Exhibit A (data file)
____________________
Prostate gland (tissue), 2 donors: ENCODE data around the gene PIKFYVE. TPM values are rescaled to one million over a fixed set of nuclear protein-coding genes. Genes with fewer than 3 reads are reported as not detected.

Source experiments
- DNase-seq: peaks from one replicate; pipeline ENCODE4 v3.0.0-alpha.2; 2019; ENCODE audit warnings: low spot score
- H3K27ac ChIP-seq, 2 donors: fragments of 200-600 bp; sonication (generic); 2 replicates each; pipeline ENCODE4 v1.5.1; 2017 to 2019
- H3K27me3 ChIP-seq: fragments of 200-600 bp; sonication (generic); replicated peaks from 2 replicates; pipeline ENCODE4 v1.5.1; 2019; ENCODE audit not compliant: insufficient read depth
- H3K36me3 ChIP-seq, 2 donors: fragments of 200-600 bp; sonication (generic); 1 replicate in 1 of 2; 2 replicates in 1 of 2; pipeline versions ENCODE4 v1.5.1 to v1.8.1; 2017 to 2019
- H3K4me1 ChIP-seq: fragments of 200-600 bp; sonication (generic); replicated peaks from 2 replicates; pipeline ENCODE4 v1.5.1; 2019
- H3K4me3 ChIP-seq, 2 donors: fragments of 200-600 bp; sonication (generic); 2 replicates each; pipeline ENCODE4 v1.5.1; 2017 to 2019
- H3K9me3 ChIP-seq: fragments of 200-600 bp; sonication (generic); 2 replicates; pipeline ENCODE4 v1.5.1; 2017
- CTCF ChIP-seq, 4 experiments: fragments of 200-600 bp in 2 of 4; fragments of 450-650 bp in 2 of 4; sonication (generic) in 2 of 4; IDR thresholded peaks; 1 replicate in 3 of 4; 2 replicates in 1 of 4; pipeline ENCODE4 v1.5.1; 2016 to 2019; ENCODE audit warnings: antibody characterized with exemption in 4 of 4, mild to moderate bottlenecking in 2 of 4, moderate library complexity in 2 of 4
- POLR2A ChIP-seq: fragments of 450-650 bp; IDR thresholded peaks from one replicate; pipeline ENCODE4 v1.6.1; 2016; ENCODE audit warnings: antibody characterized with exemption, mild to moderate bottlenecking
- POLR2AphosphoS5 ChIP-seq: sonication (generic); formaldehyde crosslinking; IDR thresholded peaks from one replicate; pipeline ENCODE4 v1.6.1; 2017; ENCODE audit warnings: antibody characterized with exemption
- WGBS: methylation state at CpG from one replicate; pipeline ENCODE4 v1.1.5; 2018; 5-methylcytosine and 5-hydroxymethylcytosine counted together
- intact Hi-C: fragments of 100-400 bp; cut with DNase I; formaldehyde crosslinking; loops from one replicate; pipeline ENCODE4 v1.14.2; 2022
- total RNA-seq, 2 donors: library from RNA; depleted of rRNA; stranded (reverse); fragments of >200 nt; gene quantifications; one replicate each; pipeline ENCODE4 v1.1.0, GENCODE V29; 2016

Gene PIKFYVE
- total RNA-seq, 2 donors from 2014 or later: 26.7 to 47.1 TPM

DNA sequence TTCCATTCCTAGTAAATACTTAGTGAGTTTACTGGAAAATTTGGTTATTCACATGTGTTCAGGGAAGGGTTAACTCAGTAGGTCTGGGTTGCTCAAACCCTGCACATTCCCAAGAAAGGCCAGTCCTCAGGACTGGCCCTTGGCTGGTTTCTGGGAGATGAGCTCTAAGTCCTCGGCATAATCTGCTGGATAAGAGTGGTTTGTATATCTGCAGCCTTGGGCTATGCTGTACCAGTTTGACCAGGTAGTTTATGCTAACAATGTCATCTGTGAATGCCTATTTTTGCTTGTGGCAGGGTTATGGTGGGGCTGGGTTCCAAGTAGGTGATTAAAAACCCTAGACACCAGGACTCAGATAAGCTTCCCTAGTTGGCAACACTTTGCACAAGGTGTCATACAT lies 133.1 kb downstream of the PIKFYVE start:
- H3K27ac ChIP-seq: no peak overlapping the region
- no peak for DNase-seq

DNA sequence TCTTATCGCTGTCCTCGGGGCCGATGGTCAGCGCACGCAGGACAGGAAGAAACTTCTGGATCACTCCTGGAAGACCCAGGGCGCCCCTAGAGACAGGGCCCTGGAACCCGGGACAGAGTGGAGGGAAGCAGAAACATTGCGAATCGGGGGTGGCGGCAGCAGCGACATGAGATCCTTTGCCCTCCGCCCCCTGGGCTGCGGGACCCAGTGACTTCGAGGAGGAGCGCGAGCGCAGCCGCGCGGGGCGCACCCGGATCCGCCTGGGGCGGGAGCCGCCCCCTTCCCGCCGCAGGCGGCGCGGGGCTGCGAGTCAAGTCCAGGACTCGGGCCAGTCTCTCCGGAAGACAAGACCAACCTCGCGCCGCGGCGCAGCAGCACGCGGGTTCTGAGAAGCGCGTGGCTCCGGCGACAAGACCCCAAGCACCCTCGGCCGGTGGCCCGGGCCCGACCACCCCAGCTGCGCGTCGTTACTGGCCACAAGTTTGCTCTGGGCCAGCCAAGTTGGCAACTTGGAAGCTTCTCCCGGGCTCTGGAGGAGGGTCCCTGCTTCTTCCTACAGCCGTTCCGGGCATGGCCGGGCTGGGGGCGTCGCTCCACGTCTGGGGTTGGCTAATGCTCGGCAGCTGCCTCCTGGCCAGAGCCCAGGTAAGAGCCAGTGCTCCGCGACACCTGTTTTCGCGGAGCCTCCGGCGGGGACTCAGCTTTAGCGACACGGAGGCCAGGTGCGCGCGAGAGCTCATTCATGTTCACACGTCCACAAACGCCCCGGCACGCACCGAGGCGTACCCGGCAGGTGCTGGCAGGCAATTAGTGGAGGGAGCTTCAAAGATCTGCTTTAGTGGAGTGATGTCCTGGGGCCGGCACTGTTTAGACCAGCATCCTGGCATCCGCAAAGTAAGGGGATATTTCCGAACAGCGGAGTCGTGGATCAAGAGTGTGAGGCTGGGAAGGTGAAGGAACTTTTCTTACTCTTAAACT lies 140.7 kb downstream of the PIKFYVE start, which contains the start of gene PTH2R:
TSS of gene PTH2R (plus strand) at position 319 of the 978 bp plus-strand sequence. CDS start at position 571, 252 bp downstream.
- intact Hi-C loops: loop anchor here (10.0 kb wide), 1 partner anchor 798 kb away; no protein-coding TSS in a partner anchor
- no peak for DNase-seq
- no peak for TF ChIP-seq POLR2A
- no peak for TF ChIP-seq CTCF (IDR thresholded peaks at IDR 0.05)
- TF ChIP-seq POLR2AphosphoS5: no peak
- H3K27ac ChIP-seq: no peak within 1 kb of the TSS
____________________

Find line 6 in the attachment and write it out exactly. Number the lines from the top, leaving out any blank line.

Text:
- H3K36me3 ChIP-seq, 2 donors: fragments of 200-600 bp; sonication (generic); 1 replicate in 1 of 2; 2 replicates in 1 of 2; pipeline versions ENCODE4 v1.5.1 to v1.8.1; 2017 to 2019